Mwal

andhen2003
February 2, 2012, 09:58 AM
Thanks guys I'm very excited about going now and will let you know what I shoot and how I cook it!

A

Red Eye
February 2, 2012, 10:14 AM
Ok, one more final tip especially if you've never bird hunted or shot trap/skeet before.

When the bird flushes, you're swingiing the barrel/tracking it........AS SOON as you swing the barrel past the bird, then squeeze the trigger BUT and a big BUT here,..............KEEP MOVING THE BARREL AFTER YOU'VE SQUEEZED THE TRIGGER.......if you don't continue to swing the barrel after the shot, you could still wind up shooting behind the bird.

If you have a place to trap shot before you go, it makes for real good practice..........GOOD LUCK.......but most important.......be aware of everyone around you for safe shots........and then HAVE FUN !!!!!!

spclPatrolGroup
February 2, 2012, 12:06 PM
I don't know how to make it myself, but find a chicken and rice recipie and replace chicken with pheasant, I think its basically rice, some water, cream of something soup, and the meat. Like ohters have said it can be very dry, so it does not hold up well to grilling, however one of the best things you can do is smoke it, then cut it up into chunks and make smoked chicken salad with it, one of my favorite sandwiches.

sc928porsche
February 4, 2012, 02:14 AM
I use 7 1/2 with .410 or #6 for 20 and 12 ga.

After cleaning the bird and getting out the shot, stuff and cook as you would turkey or cornish game hen.

buck460XVR
February 4, 2012, 03:49 PM
If you only get one or two birds and want to stretch the meat out, chunk out the meat and fry it up with Andouille or Italian sausage and serve with stir fry veggies over rice. The sausage keeps the meat from drying out and adds flavor. Most stir fry veggies come with a sauce package, so you just drain the meat and then re-add it later when the veggies are ready. Make a little Minute Rice and you have a easy and tasty dish that will impress most anybody.

rickyrick
February 4, 2012, 06:53 PM
I don't see pheasants anymore. Thus maybe the dumbest of all questions, are they only on game preserves now?

I remember when I was young them bursting out of the brush at the last second and scaring the crap out of me. It was a huge past time for many of my buddies to go pheasant hunting.

andhen2003
February 4, 2012, 07:00 PM
I killed four pheasant and three chukar. Missed a few because I was shooting behind, but the last bird I killed was a very challenging chukar who flew up high in some trees and about 40 yards away after the dog unexpectedly stumbled into him in some high reeds. Nailed him dead center by leading him properly. It was really fun; we hiked the fields for about three hours on a beautiful February day.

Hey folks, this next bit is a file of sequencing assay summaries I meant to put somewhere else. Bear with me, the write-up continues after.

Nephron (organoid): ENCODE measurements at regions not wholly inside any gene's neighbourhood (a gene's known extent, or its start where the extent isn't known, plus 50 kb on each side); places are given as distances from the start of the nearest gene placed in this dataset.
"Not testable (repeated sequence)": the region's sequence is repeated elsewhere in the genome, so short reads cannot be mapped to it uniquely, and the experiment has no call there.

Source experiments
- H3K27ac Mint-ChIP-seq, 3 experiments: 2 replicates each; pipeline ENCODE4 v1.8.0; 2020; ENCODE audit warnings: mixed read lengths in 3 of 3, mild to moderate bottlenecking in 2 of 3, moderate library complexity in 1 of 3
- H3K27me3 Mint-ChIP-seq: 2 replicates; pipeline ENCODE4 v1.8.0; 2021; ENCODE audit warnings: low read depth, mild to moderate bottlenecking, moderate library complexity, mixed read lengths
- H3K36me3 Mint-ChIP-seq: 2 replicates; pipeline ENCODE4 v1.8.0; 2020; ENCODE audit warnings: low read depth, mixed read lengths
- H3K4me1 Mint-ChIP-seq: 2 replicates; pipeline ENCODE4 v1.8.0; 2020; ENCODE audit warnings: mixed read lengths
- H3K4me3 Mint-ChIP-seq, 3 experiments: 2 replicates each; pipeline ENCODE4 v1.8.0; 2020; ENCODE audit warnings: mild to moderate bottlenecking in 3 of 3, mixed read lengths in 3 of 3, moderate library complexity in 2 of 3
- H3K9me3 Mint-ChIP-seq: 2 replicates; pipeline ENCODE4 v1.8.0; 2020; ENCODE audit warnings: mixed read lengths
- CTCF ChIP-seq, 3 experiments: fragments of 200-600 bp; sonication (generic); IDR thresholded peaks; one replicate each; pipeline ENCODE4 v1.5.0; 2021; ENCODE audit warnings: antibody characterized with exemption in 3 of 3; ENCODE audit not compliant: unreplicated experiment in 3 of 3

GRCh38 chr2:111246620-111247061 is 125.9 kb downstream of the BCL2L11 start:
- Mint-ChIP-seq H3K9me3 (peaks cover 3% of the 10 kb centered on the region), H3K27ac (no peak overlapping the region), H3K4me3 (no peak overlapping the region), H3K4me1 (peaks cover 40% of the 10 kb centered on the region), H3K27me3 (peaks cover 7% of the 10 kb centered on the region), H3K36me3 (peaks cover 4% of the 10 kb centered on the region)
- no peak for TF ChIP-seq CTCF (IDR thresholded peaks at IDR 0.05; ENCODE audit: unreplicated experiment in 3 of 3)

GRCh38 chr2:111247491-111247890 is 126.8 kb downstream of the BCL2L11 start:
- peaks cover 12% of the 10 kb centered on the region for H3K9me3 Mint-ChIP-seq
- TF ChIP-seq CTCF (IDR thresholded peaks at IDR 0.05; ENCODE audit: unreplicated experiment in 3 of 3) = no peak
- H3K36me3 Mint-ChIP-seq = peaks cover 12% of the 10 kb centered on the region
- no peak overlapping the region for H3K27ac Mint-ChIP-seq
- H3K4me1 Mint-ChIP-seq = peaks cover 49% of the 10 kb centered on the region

I ended up just using #6 low brass. I would have rather used non-toxic shot but this was all the store I went to had and I was pressed for time.

I found a recipe for pheasant with scotch -- yummy. Going to try it this week.

edit: Rick I went to a preserve. I live in NJ and apparently the only place there are wild pheasant is up in the Meadowlands (by Giants Stadium!). I was with someone who had hunted wild pheasant and he said the pheasants we hunted flushed very well. We missed quite a few of them!

Red Eye
February 4, 2012, 10:35 PM
Glad you had a good time !!!!!!! Let us know how that recipe turns out.

grubbylabs
February 4, 2012, 11:12 PM
I just sold a dog to a guy that hunts pheasant on a farm like that and he has a lot of fun there. The guy I sold the dog to has fun there also.

andhen2003
February 5, 2012, 12:40 PM
Hey gents I exchanged the birds I killed for cleaned and frozen birds. Question: in order to thaw and get the blood out, do you know if I should thaw them in salt water? Or should I thaw them first and then soak in salt water? How much salt in the water? Thanks!

grubbylabs
February 6, 2012, 11:24 AM
I don't soak them, I either put right in the pan or right to the grill. They are not a gamey tasting animal. Cut a small piece off and toss it in the skillet to taste it and see what you think. Maybe add a little butter and garlic to flavor it some.

andhen2003
February 6, 2012, 04:09 PM
i thought it was pretty standard operating procedure to soak them to get the blood out??

langenc
February 6, 2012, 05:35 PM
Maybe a couple hours soaking-overnight not needed. If they dont look bloody-dont soak.

okiewita40
February 6, 2012, 10:50 PM
I know growing up and hunting pheasant we always used #6 OR #4 shot. Once they were cleaned we always smoked them. A good hickory or cherry wood makes them taste great.

grubbylabs
February 7, 2012, 11:44 AM
i thought it was pretty standard operating procedure to soak them to get the blood out??

Some might, I don't know. I just have never soaked them and they have all tasted good to me. I have yet to soak any wild meat. If it something I am not sure I am going to like, for example duck, I turn it into sausage. But I have yet to have a upland game bird that did not taste good right after cleaning or fresh out of the freezer. I rinse in cold water to get extra blood and feather or what ever else off then freeze or cook.

cohoskip
February 7, 2012, 05:30 PM
I always used 12 ga #4 shot. They didn't get up... :)

andhen2003
February 8, 2012, 02:46 PM
I used #6. It worked fine. Though a couple of the birds I only broke the wing and the dog did the rest. One of them I shot, it went straight down looking dead as a doornail, and then then when it hit the ground it ran like lightning. The dog caught it though.